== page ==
The Securities and Exchange Commission said Wednesday that it has obtained a court order halting an ongoing Ponzi-like scheme that raised more than $345 million from over 230 investors, some of whom were current and former pro athletes, retirees and financial advisors.
The SEC also obtained an emergency asset freeze and the appointment of a receiver.
The SEC complaint, unsealed Tuesday, alleges that Kevin B. Merrill, Jay B. Ledford and Cameron Jezierski attracted investors to their scheme by promising significant profits from the purchase and resale of consumer debt portfolios.
In a parallel action, the U.S. Attorney’s Office for the District of Maryland announced criminal charges Tuesday against Merrill, Ledford and Jezierski.
Merrill, 53, is from Towson, Maryland; Ledford, 54, lives in Westlake, Texas and Las Vegas; and Jezierski, 28, lives in Fort Worth, Texas.
From at least 2013 to the present, the trio operated the Ponzi-like scheme that involved, among other things, “securities offerings rife with misrepresentations, fake debt, forged signatures, fabricated wire transfers, the movement of millions of dollars into personal accounts, and an elaborate scheme wherein defendants offered and sold investments in the same (and often fictitious) debt and/or debt portfolios, to multiple victims,” the complaint states.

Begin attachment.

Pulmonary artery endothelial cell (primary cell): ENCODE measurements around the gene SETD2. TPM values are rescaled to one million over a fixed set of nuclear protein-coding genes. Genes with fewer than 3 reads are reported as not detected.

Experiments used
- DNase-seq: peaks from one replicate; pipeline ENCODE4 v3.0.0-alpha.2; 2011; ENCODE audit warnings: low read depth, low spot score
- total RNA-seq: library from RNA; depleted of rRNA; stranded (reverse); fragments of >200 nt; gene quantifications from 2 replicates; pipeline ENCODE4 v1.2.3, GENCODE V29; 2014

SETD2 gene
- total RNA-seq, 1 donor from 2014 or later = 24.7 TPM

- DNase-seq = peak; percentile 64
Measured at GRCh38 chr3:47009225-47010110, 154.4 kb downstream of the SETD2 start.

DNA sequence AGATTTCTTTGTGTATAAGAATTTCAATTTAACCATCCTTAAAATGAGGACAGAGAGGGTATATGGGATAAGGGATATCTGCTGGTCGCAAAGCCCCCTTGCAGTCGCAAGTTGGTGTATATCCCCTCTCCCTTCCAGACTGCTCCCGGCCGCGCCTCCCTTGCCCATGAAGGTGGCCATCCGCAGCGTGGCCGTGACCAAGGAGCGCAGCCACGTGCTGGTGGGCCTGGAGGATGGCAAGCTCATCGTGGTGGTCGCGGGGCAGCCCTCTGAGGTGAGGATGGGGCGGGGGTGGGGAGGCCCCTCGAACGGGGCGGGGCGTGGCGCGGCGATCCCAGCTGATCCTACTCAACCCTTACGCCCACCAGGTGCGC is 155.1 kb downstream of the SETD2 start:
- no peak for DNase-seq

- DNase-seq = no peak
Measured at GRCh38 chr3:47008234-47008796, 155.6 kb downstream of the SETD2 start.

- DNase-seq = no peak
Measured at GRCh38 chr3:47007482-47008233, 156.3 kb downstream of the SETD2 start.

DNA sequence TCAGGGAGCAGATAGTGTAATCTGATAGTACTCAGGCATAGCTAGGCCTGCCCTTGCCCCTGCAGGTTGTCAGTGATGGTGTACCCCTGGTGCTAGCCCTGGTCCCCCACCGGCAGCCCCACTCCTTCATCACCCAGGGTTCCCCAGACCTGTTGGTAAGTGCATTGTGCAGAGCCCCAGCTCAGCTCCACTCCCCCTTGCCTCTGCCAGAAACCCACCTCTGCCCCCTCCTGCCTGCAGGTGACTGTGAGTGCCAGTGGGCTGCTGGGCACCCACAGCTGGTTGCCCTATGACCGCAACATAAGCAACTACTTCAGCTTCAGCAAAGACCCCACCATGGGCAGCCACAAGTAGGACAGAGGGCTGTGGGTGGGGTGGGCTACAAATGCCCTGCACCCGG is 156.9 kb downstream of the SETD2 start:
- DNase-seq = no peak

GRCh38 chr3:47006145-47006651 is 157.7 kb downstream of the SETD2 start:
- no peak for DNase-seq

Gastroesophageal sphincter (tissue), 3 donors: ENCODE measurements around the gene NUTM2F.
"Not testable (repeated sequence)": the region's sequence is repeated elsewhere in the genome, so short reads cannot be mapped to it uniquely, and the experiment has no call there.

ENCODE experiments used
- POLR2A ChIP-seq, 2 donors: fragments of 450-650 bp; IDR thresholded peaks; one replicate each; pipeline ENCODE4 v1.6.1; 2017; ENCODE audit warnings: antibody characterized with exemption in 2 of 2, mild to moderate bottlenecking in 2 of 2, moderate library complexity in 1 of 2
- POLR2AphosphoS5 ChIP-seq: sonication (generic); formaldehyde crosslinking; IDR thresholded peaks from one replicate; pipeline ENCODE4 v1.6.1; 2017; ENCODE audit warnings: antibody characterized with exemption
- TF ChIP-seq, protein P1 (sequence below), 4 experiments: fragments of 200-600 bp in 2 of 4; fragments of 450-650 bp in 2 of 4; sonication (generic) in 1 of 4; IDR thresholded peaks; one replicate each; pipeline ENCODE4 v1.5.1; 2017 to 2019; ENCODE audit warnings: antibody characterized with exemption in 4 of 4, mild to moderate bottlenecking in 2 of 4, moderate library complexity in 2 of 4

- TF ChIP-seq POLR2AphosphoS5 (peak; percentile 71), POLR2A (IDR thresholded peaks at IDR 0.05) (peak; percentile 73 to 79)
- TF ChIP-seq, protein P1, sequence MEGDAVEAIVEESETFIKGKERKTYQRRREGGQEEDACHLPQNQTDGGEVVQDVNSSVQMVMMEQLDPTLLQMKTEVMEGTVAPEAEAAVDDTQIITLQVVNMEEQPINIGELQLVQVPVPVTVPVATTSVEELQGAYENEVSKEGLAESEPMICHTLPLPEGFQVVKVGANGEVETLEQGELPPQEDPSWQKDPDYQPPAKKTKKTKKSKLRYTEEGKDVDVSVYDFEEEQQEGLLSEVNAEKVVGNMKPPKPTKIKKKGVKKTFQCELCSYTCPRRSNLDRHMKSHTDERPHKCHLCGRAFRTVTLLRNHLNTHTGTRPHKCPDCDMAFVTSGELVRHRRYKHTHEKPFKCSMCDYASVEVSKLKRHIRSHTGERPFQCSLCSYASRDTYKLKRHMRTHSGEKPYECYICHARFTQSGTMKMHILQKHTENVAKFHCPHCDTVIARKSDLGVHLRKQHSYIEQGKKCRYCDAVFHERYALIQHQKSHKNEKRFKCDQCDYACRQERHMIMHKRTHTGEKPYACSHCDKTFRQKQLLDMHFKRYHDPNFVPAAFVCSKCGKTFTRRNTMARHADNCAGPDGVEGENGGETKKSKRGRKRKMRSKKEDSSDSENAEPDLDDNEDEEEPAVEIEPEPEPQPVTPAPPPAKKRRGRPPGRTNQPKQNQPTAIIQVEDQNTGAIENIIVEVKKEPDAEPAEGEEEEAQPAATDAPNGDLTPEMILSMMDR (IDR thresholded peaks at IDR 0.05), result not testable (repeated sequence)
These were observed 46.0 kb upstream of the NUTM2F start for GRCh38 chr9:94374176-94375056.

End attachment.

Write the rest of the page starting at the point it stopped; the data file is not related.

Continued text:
Of the $345 million raised, more than $90 million was invested by over 200 individual investors; approximately $52 million by family offices; and nearly $203 million by feeder funds, largely made up of groups of individuals.
The individual investors included small business owners, restaurateurs, construction contractors, retirees, doctors, lawyers, accountants, bankers, talent agents, current and former professional athletes and financial advisors.
The SEC also alleges that Merrill and Ledford stole at least $85 million of the investor funds to maintain lavish lifestyles, spending millions of dollars on luxury items, including $10.2 million on at least 25 high-end cars, $330,000 for a 7-carat diamond ring, $168,000 for a 23-carat diamond bracelet, millions of dollars on luxury homes, and $100,000 on a private fitness club.